One of the things we've learned is that a complete multi-site management solution needs to include advanced tools for both developers and content managers. The following image illustrates the different layers of a complete multi-site management solution:

Acquia cloud site factory solution stack
The different layers of the Acquia Cloud Site Factory solution stack.

Let's go through these individually from the bottom up.

Infrastructure management

Consider an organization that currently has 50 websites, and plans to add 10-15 more sites every year. With ACSF these sites run on a platform that is scalable, secure and highly reliable. This infrastructure also allows hardware resources to be logically isolated based on the site's needs as well as scaled up or down to meet any ad-hoc traffic spikes. These capabilities enable organizations to simplify multi-site management efforts and eliminate operational headaches.

Code management

If this organization with 50 sites had individual codebases for each site, that would be 50 disparate codebases to manage. With ACSF, the underlying code can be shared and managed in one central place but the content, configuration, and creative look-and-feel can be catered to each individual sites' needs. ACSF also enable developers to easily add or remove features from their codebases for individual sites. ACSF also comes with tools to automate the process of rolling out updates across all their sites.

Site management

Organizations with many sites also need efficient ways to manage and govern them effectively; from developer tools such as Git, Travis, or Behat that enable them to build, test and maintain sites, to tools for non-developers to quickly clone and spin up sites using site templates defined by a brand manager or a digital design team. ACSF enables customers to effortlessly manage all their sites from a single intuitive dashboard. Developers can create groups of users as well as sites allowing certain users to manage their dedicated domain of sites without stepping over other sites. Non-technical content managers can quickly spin up new sites by cloning existing ones they have access to and updating their configuration, content and look-and-feel. These features allow organizations to launch sites at unprecedented speed inherently improving their overall time to market.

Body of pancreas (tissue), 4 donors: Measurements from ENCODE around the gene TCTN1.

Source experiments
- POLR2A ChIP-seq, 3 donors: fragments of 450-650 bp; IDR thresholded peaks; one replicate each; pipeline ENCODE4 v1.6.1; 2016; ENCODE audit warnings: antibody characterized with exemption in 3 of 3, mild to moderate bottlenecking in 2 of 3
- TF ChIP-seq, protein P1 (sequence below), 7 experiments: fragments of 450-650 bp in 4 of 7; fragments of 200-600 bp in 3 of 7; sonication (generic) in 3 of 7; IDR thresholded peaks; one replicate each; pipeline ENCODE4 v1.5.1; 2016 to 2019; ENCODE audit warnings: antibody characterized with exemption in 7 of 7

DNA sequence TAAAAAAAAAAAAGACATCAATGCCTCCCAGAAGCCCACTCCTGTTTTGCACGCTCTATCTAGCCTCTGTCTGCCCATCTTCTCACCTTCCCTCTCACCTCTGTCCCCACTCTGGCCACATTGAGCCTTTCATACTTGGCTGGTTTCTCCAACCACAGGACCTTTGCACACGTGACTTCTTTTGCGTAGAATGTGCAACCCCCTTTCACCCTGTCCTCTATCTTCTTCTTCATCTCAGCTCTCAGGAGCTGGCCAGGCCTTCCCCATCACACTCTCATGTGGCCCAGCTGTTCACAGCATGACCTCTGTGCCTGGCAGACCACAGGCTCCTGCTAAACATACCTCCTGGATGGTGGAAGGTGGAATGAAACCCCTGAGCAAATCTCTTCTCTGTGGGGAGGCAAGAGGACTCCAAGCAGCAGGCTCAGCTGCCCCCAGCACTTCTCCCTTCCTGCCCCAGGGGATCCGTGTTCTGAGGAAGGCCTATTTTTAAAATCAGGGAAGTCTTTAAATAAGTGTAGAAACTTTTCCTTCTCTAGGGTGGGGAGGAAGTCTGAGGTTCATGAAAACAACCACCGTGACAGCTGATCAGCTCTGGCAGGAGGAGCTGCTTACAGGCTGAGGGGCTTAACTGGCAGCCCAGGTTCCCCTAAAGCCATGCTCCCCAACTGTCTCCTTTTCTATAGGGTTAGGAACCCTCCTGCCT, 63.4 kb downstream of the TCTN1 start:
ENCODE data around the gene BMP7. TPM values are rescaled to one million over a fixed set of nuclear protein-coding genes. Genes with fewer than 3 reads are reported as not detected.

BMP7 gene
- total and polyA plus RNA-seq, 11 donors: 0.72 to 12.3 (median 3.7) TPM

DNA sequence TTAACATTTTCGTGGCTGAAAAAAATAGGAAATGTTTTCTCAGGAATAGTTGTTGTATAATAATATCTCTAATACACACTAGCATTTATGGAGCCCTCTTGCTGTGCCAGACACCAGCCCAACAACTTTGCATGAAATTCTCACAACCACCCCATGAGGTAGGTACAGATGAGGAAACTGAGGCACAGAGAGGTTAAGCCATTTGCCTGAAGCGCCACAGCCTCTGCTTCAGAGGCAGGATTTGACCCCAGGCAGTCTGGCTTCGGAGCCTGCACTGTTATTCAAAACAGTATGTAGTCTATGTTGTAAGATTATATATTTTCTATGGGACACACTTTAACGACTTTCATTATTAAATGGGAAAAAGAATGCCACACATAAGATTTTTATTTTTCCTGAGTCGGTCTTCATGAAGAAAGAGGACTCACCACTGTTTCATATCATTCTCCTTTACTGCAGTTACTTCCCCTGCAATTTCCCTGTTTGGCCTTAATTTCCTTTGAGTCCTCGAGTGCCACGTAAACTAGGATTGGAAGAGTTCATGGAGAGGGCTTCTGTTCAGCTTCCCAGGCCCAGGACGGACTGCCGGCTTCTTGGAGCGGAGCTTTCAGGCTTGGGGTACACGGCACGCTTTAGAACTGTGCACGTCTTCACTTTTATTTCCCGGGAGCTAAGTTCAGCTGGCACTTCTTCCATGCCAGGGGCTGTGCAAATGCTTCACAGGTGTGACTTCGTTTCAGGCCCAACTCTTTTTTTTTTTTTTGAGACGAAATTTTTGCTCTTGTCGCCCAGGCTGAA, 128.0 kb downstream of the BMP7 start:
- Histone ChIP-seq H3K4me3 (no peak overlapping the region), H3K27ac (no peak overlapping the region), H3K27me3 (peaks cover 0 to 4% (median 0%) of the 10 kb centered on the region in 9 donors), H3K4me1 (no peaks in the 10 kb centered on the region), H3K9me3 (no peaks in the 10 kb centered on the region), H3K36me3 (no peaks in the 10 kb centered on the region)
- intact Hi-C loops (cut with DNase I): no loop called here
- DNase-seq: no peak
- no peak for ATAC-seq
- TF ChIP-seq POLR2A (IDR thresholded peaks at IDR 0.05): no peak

Content sharing

Write once, publish anywhere. We learned from customers managing multiple sites that one thing they often need is the ability to easily share content between sites. For example, if an organization has a privacy policy that needs to be updated, it doesn't make sense to update all their 50 sites individually. There needs to be an easier way to discover existing content that can be repurposed across other sites as well as the ability to author new content once within a platform and deliver it to other sites as needed.


Finally, I should mention personalization. For a few years now we have been developing Acquia Lift. Acquia Lift builds unified customer profiles across all your websites, and uses that information to deliver real-time, contextual, and personalized experiences. For instance, if the organization in the above example had 50 websites for each of their 50 different products, Acquia Lift can present relevant content to its users as they browse across these different sites. This enables organizations to convert anonymous site visitors into known customers and establish a meaningful engagement between them.


I believe that the "multi-sites era" will continue to accelerate; not only will we see more sites, but every site will become increasingly complex. Organizations need to think about how to efficiently manage their website portfolio. If you're not thinking ahead, you're falling behind.


Kristof Van Tomme (not verified):

If we try to address the digital experience platform explosion with sites in a centralised platform architecture, I agree that Drupal is especially well positioned. I am however seeing a strong push from the developer community to move away from monolithic systems. Where digital deliverables no longer need to be stand-alone sites.

The digital experience platform explosion can also be addressed using a microservice architecture in which an organisation creates a number of loosely coupled APIs that are glued together using frontend code into the different digital deliverables. An approach much preferred by most developers who rather write code than click configuration forms. A lot of developers just want to have fun with new cutting edge JS libraries. The verdict is still out on the long term effects of such an architecture, e.g. I think there could be serious maintenance issues. Regardless, there is a strong trend in that direction.